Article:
Last week I decided to read through the book of Hebrews in the Bible. It’s one of my favourites because of the way it engages with the trials and privileges of following Jesus, and because of the strong encouragements that it offers us.
One of the things that has really stuck with me on this read-through is the focus on endurance. Allow me to take you through some of my highlights in chapter 12:
A Need for Endurance
Firstly, all Christians are called to be endurance runners.
Therefore, since we are surrounded by such a great cloud of witnesses, let us throw off everything that hinders and the sin that so easily entangles. And let us run with perseverance the race marked out for us, 2 fixing our eyes on Jesus, the pioneer and perfecter of faith.
In It to Win It
When I’m at the gym, what I wear is carefully chosen – and not for fashion reasons! I wear clothes that are designed for the kind of exercise that I intend to do. They musn’t hinder my movements or distract me as I train. And for the serious athlete, (not me by the way!) anything that might hamper effective training is put on hold until the goal is achieved. It’s similar with the Christian life, this is a race that we are called to run to the best of our ability: Let us throw off everything that hinders and the sin that so easily entangles.
Whatever would get in the way of this spiritual race must be left behind, if we are to run enduringly and well.
Painful Discipline That Achieves Great Rewards
The way that the ESV phrases verse 7 is helpful: It is for discipline that you have to endure.
Because another thing that any athlete will tell you, is that training that produces results requires painful effort and discipline. The body must be strictly disciplined and pushed to the limit, so that muscles will grow and lengthen, endurance and skill will increase. My gym instructors often ‘encourage’ us by shouting ‘It’s a good pain!’ What they mean is that the difficult training that they are putting us through is not meaningless or sadistic, the pain that we feel is a sign that it’s producing results!
Verse 6 says: The Lord disciplines the one he loves and verse 7 continues: God is treating you as his children
So it’s not a pointless exercise or meaningless pain, and neither is it the coaching of a strict and unfeeling Father, but the loving, tender, wise training of a Dad who has great dreams for his child when they are grown.
Discipline comes now, so that we are ready for freedom, fruitfulness, and responsibility. See verses 10 &11: That we might share in his holiness and so that it produces a harvest of righteousness and peace for those who have been trained by it. This training brings us into an inheritance which is more wonderful than we can imagine!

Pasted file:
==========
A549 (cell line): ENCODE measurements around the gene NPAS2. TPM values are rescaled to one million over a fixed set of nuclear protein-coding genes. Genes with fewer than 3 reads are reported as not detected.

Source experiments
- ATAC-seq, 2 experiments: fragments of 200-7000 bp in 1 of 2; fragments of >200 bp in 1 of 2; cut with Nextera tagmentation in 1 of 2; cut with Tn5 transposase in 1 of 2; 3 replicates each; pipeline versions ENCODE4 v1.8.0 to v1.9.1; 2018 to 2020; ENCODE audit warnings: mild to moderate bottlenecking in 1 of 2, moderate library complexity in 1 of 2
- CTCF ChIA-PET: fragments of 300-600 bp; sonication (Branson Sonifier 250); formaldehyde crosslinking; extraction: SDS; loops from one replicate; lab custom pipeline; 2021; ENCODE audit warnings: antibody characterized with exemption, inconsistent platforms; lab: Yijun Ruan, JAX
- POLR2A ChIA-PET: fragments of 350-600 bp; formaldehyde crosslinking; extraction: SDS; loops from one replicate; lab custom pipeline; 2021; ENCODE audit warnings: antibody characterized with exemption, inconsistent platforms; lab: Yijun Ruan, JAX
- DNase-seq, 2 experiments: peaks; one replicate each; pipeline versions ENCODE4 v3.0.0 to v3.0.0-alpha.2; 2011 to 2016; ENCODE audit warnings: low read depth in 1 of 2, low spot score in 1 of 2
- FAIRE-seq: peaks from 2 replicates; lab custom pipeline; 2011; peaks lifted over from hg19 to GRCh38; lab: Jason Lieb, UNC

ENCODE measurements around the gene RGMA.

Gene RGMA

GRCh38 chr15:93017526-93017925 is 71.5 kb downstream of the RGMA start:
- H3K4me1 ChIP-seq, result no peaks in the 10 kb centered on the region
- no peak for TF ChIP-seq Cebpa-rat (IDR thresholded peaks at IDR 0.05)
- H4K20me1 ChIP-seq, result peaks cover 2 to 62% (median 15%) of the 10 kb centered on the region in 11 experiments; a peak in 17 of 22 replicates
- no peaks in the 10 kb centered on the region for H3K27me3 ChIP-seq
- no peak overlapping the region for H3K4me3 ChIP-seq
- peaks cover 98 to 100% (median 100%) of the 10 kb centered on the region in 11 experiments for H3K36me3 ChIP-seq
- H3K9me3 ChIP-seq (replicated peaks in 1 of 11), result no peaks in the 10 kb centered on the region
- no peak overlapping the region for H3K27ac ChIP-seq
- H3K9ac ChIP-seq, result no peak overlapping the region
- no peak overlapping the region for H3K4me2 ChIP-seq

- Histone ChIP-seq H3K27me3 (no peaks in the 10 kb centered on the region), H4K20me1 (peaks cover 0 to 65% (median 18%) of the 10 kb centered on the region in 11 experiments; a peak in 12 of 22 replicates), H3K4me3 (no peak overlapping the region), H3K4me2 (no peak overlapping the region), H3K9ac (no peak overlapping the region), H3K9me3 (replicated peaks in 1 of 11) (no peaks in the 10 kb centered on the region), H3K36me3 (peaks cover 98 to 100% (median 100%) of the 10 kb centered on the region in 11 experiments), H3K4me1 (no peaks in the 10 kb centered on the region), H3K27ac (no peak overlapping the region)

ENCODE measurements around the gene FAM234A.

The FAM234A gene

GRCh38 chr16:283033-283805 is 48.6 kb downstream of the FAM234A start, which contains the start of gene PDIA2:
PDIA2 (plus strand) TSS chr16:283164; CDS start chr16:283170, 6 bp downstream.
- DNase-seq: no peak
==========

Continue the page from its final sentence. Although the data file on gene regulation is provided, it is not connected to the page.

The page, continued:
And yet, so often I’m tempted to give up when the road gets tough and the training seems strict or painful. I confess that I want my life as a Christian to resemble a sprint, a quick burst of challenge and effort, followed by victory and fanfare. Not a long, gruelling, endurance race, where I must focus repeatedly on the goal, to make it to the end without giving in to the pain and weariness that sets in at key points in the course.
7 Endure hardship as discipline; God is treating you as his children. . . God disciplines us for our good, in order that we may share in his holiness.11 No discipline seems pleasant at the time, but painful. Later on, however, it produces a harvest of righteousness and peace for those who have been trained by it.
Like the long distance runner, whose body and mind is honed by persistent and gruelling training so that they are able to withstand the demands of the race and complete it. All of that pain has had a purpose, they have been successfully trained by it and they reach their goal, winning the prize.
Sometimes I think that we ask God to bless us and give us righteousness and peace without understanding that this is part of his training package!
Eyes on the Prize
Verse 2: fixing our eyes on Jesus, the pioneer and perfecter of faith. . .
The spiritual realities of this chapter expose the reality of my faith and its foundations. If I am following Jesus so that he will give me what I want, or so that my life will be comfortable and easy, if I am treating him like some kind of genie, I will leave the race before it really gets started.
. . .For the joy set before him he endured the cross, scorning its shame, and sat down at the right hand of the throne of God.
The Bible wants us to know what we have truly signed up for, and whom we have set out to follow, but it also stands at the side lines and cheers us on, telling us to look ahead to Christ who has successfully run the race before us, and now helps us as we run it too.
Because it will be worth it.
This is a race that will end with the greatest celebration and fanfare of all time!
Jesus is our prize, and we are his – eternally!